Jon Rahm says slow-play criticism at Masters ‘taken out of context’

john rahm looks on at a golf tournament

A couple of players were criticized for slow play during the final round of the 2023 Masters. Jon Rahm says important context is needed.

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Jon Rahm would like to set the record straight. He has yet to comment on the slow-play controversy that took place during the final round of the Masters. We don’t blame him — he was too busy winning it.

But now, Rahm is at the Memorial Tournament — a course he knows well and has won on once (and nearly twice) — and during his Tuesday press conference at Muirfield Village in Dublin, Ohio, he was asked if he thinks slow play on the PGA Tour is an overblown topic.

“Okay. Okay,” Rahm said, “so I think what happened at Augusta was a little bit taken out of context.”

Interesting! Why? Because Rahm wasn’t asked specifically about what happened at Augusta National during the final round of the Masters, but it sounded like he wanted to touch on the topic regardless.

Let’s recap. Rahm and Brooks Koepka were in the final pairing, and Viktor Hovland and Patrick Cantlay were in the pairing ahead of them. A video that showed Hovland walking ahead of Cantlay on the 15th hole was widely circulated, and Koepka was blunt with his pace-of-play assessment following his round.

“The group in front of us was brutally slow,” Koepka said. “Jon went to the bathroom like seven times during the round, and we were still waiting.”

A few days later, Cantlay, who also received lots of criticism online, defended himself. He said they were already waiting on the 2nd tee, “waited all day on pretty much every shot” and said he imagined it was slow for everyone.

“When you play a golf course like Augusta National where all the hole locations are on lots of slope and the greens are really fast, it’s just going to take longer and longer to hole out,” Cantlay added. “I think that may have been what attributed to some of the slow play on Sunday, and then also when the wind is gusting and the wind is blowing maybe inconsistently, that’s when guys will take a long time, too. I think that’s just the nature of playing professional golf, where every shot matters so much.”

Now, with that context, back to Rahm.

“Patrick and Viktor waited until the 16th hole as well. And then on 16, when you see us waiting, Viktor went long left of the green and Patrick hit it just over the bunker on right, which is a 90-foot putt which has 45 feet of break. It’s going to take a while to hit those shots. And me and Brooks were playing pretty fast. So I understand how it looked, but we didn’t see ’em on 17 and 18.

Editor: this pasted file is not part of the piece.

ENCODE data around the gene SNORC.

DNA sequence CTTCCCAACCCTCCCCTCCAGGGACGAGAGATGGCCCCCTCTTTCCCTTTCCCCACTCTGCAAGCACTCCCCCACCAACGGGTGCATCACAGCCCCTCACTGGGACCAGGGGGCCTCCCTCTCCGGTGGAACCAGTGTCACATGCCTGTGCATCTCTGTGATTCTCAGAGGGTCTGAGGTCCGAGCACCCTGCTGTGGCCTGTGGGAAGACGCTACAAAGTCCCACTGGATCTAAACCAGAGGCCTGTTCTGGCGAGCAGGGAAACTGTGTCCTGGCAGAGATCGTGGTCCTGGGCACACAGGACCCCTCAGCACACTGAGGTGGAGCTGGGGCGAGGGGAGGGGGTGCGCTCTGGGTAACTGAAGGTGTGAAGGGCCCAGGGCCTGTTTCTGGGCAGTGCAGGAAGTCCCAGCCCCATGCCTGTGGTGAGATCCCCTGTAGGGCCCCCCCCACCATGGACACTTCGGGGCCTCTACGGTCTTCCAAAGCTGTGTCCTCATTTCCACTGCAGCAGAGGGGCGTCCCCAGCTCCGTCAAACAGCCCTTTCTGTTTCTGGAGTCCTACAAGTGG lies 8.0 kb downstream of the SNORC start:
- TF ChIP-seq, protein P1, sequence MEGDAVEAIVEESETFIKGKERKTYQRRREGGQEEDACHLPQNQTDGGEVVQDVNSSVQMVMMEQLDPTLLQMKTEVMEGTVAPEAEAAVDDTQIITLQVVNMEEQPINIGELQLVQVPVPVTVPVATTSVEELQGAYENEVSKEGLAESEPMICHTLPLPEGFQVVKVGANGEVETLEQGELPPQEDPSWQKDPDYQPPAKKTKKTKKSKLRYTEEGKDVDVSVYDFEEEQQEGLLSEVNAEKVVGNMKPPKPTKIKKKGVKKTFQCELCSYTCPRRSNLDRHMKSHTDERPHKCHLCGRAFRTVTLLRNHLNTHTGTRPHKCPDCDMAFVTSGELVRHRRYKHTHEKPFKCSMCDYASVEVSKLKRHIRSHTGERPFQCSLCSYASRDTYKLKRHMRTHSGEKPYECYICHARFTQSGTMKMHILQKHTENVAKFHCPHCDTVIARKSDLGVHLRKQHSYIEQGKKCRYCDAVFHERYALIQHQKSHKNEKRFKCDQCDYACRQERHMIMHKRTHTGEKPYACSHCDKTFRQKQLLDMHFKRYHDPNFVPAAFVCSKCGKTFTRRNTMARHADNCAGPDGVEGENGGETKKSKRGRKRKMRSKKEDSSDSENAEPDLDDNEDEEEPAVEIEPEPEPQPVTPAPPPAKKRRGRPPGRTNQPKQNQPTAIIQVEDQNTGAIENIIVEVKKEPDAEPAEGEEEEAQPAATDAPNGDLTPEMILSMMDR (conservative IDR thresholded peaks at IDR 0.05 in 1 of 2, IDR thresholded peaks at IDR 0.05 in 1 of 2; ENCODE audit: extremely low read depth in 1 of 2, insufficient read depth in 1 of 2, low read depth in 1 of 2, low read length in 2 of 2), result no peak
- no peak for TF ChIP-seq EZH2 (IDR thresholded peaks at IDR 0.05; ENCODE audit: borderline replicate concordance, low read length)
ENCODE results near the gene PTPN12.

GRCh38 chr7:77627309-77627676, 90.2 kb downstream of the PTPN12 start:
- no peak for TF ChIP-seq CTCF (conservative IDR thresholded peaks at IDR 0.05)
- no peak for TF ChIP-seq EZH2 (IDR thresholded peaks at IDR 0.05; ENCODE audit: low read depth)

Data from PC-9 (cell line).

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“A lot of that was because of being on split tees and twosomes. We got to the second hole and Patrick and Viktor were still on the tee. So there was a lot of waiting for everybody, not just them,” he continued. “It’s a tough subject because for the most part when you have a field or, you know, when you have too many players on the field it’s going to be slower. It’s just kind of how it is. So a lot of times I think field sizes make more of a difference. We rarely hear about it in the playoffs when it’s 50 guys on the weekend playing twosomes, right. So it’s about how many groups you have out there. It’s just going to happen. Par-5s are going to get backed up, difficult par-3s are going to get backed up and you’re just going to have to deal with it. Short of putting a shot clock next to each other, and I don’t even think that’s going to help because you have one wayward tee shot and then you’re looking for the ball for a few minutes and then the group behind you is already caught up and you’re waiting. So I think it’s about how many people are on the golf course at the time.”

A very thorough breakdown from your 2023 Masters champion. Although he did add one interesting caveat: “With that said, as well, I think rangefinders would help.”

Rahm’s quest for win No. 5 on the season begins Thursday.

Josh Berhow Editor

As’s managing editor, Berhow handles the day-to-day and long-term planning of one of the sport’s most-read news and service websites. He spends most of his days writing, editing, planning and wondering if he’ll ever break 80. Before joining in 2015, he worked at newspapers in Minnesota and Iowa. A graduate of Minnesota State University in Mankato, Minn., he resides in the Twin Cities with his wife and two kids. You can reach him at

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